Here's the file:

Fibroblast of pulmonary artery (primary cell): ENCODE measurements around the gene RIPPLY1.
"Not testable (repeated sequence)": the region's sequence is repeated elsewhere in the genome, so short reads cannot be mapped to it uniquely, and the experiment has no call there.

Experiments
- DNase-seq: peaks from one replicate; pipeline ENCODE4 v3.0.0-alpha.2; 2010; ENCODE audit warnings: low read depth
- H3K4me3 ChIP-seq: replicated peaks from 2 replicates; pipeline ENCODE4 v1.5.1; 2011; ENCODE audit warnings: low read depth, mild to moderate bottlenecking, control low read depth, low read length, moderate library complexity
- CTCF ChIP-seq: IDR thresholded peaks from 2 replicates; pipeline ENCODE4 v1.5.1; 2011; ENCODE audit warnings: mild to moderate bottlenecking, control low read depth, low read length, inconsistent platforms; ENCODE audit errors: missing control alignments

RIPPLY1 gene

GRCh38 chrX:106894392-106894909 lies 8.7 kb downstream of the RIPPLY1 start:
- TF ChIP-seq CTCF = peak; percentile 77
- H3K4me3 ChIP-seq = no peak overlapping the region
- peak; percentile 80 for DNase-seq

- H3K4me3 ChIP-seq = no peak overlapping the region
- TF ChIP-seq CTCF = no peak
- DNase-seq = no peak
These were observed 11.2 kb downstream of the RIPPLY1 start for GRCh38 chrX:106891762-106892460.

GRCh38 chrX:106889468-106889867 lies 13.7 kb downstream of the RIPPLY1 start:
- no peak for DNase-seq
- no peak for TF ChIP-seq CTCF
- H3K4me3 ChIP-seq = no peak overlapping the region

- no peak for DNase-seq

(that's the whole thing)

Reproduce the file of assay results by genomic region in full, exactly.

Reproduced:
Fibroblast of pulmonary artery (primary cell): ENCODE measurements around the gene RIPPLY1.
"Not testable (repeated sequence)": the region's sequence is repeated elsewhere in the genome, so short reads cannot be mapped to it uniquely, and the experiment has no call there.

Experiments
- DNase-seq: peaks from one replicate; pipeline ENCODE4 v3.0.0-alpha.2; 2010; ENCODE audit warnings: low read depth
- H3K4me3 ChIP-seq: replicated peaks from 2 replicates; pipeline ENCODE4 v1.5.1; 2011; ENCODE audit warnings: low read depth, mild to moderate bottlenecking, control low read depth, low read length, moderate library complexity
- CTCF ChIP-seq: IDR thresholded peaks from 2 replicates; pipeline ENCODE4 v1.5.1; 2011; ENCODE audit warnings: mild to moderate bottlenecking, control low read depth, low read length, inconsistent platforms; ENCODE audit errors: missing control alignments

RIPPLY1 gene

GRCh38 chrX:106894392-106894909 lies 8.7 kb downstream of the RIPPLY1 start:
- TF ChIP-seq CTCF = peak; percentile 77
- H3K4me3 ChIP-seq = no peak overlapping the region
- peak; percentile 80 for DNase-seq

- H3K4me3 ChIP-seq = no peak overlapping the region
- TF ChIP-seq CTCF = no peak
- DNase-seq = no peak
These were observed 11.2 kb downstream of the RIPPLY1 start for GRCh38 chrX:106891762-106892460.

GRCh38 chrX:106889468-106889867 lies 13.7 kb downstream of the RIPPLY1 start:
- no peak for DNase-seq
- no peak for TF ChIP-seq CTCF
- H3K4me3 ChIP-seq = no peak overlapping the region

- no peak for DNase-seq